I would like to compare the BLM to mules, but it hardly seems fair to besmirch the good name of such a fine species as the noble mule.
When I last updated this blog, I discussed the lack of wind breaks or adequate shelter at the BLM holding facility in Rock Springs. At the time, the Cloud Foundation offered to pay for and install wind breaks for the wild horses help in the facility. The BLM refused this offer saying the horses did not need such luxury. I had feelings about this decision, as winds can regularly gust in the 30-50 MPH range and temperatures in the winter month are consistently below zero. Still, nothing could be done without the BLM’s permission and they put their foot down. Rock, meet other BLM shaped rock.
The issue came up again at the BLM Wild Horse & Burro Advisory Board meeting on Monday, April 14th. Halleluiah! It was a pleasant surprise that quickly turned into an infuriating example of the bull headedness of the BLM. I wrote the conversation down to share with everyone.
To understand this conversation it helps to understand the players.
- Joan Guilfoyle is the current Division Chief of the BLM’s Wild Horse & Burro Program. Joan is known for such things as:
- Writing an internal memo calling for euthanasia (aka shooting) wild horses while they are still on the range due to the lack of space for captive horses
- Refusing to talk about the fact that her program sold thousands of horses to Tom Davis who then sold them to slaughter. This came after she had previously claimed that the BLM would prosecute individuals caught selling wild horses to slaughter. This never happened with the Tom Davis case, despite the fact that the man had purchased well over a thousand horses that were shipped to Mexico and became unaccounted for.
- Her dislike of keeping captive wild horses in long term holding pastures (aka why keep them if you can kill them?)
- Callie Hendrickson, or as I like to call her That Heifer, is an Advisory Board Member representing “Public Interest”. She is known for:
- Being the executive director of the White River and Douglas Creek Conservation Districts.
- Intervening in a lawsuit brought by The Cloud Foundation over the West Douglas horse herd in Colorado. The Cloud Foundation was trying to save the horses (and they won). That Heifer’s organization intervened in support of zeroing out all the horses in the area.
- Loudly and regularly calling for captive wild horses to either be slaughtered or euthanized en masse.
- Being a general annoyance who has to get the last word in on EVERY SINGLE TOPIC, regardless of whether or not her comments have anything to do with the topic that is being discussed at the time (Spoiler: 80% of the time they don’t)
- Tim Harvey is the Advisory Board Member representing Humane Advocacy. He is the good guy on the Advisory Board. You may not agree with everything he says, but he will always listen to the public and speak up in support of the wild horses.
Here’s the transcript:
Tim Harvey: When it’s cold and windy my horses seek out the area with the least amount of wind. Always. I don’t think it takes an academic expert in a situation like this. I think a lot of this is common sense. I think sometimes common sense needs to be used here. I am perplexed with the situation in Wyoming when there was donation money available and it would cost the BLM no money when it could create goodwill with people. On windy days when the horses are uncomfortable the horses deserve an option to get comfortable and get a little relief.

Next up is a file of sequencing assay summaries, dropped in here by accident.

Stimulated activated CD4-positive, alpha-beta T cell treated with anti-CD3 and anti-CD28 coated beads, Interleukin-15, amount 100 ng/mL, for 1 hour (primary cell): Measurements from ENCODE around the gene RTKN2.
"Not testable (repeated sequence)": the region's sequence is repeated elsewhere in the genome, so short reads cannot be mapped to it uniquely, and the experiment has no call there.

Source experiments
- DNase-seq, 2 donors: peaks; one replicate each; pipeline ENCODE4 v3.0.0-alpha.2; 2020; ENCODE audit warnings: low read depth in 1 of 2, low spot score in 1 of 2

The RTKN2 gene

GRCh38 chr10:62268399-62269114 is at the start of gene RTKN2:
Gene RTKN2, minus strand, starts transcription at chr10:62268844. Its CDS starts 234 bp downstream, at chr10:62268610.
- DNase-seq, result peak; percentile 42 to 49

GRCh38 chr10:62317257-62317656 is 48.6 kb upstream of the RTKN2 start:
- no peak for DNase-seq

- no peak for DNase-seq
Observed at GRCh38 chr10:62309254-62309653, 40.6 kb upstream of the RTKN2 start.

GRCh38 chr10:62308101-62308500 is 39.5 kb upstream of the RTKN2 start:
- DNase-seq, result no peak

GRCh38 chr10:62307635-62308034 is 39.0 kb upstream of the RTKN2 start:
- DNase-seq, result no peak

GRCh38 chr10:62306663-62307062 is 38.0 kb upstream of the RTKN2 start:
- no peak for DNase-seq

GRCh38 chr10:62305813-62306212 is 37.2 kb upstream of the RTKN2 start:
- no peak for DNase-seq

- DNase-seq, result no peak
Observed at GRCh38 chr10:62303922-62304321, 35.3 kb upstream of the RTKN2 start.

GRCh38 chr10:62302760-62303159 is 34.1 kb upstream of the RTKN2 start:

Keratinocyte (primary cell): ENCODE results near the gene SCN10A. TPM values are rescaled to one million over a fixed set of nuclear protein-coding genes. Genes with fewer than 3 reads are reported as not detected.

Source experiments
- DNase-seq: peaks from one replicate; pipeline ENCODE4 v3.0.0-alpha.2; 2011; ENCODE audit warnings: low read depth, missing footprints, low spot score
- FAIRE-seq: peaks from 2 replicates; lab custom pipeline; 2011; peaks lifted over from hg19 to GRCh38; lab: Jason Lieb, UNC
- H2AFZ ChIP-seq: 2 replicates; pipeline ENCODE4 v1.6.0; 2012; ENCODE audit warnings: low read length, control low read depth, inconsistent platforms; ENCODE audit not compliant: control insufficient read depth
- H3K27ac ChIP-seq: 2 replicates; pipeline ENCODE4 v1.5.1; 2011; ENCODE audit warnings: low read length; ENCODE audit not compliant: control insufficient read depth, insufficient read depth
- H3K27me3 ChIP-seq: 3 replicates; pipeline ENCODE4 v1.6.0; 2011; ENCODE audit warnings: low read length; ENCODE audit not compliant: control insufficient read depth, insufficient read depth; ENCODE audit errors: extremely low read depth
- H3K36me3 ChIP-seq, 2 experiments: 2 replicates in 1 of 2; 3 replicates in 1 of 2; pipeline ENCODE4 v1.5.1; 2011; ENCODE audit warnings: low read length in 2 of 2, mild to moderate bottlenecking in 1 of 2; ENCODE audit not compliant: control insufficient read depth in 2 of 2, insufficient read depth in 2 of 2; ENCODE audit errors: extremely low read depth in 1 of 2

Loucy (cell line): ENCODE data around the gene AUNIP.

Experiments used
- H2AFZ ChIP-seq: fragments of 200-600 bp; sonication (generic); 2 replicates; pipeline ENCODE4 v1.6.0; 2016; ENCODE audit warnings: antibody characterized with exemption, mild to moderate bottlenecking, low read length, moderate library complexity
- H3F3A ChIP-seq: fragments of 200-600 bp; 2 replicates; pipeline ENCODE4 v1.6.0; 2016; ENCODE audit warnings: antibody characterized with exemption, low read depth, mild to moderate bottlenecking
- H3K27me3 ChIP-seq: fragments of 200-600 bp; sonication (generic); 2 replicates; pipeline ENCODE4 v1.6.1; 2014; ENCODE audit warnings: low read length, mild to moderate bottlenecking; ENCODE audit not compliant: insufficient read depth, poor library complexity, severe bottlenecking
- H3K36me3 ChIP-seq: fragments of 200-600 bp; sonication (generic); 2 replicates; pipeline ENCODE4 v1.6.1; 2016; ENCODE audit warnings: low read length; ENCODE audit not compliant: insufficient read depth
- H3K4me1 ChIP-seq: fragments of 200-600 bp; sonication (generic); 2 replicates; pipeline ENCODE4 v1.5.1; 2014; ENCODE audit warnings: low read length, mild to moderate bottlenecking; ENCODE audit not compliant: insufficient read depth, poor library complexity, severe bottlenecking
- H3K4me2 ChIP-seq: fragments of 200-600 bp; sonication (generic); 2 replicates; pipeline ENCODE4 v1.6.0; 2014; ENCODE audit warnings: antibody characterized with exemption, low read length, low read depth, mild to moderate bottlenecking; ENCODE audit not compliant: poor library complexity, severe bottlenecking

Joan Guilfoyle: There are a lot of opinions about it. If people want to work with us and offer their ideas and not demand that it is their way or nothing, then you do have horse experts in the BLM and horse experts outside the BLM who don’t agree, and I think that’s where some of the basis of let’s see what people who have actually studied these things. I think that’s something the local managers try to work with folks on and people in some cases are a little demanding on what they think they needed and the BLM managers felt they did not need what was suggested at that time. We are going to get some actual animal welfare experts in to look at it. I’ve heard other comments that the horse never goes under the tree or things like that.
Tim Harvey: For me one of the main things to consider in this is the fact that the BLM requires every adopter to have a three sided shelter for every horse and that’s a requirement you have as a minimum for an adopter. I understand there is that consideration, but this may be a place where some of these folks really want to help the horses and understand the BLM is strapped financially can donate some money and labor.
Callie Hendrickson: I have a different opinion than Tim. If we had all of our wants and we had all the money in the world we wouldn’t have an issue. We have priorities on how we spend our money. I would also say that goes for the adoptions. I know very personally of people who would have considered and done adoptions but those restrictions are so strict that they cannot adopt them. So I think that is a value to both of those.
Sidenote: Really, Heifer?! Sorry folks, but the BLM requirements ain’t that strict. It took me all of two hours and less than $100 to modify my corral to meet the BLM’s specifications. If you aren’t willing to put in that kind of time and money, you have no business bringing home a wild animal.
Anyway, it was a telling conversation. Joan went off script and was actually honest when she spelled out exactly why they will not let advocates put up windbreaks in Rock Springs: because they don’t like the people who made the offer.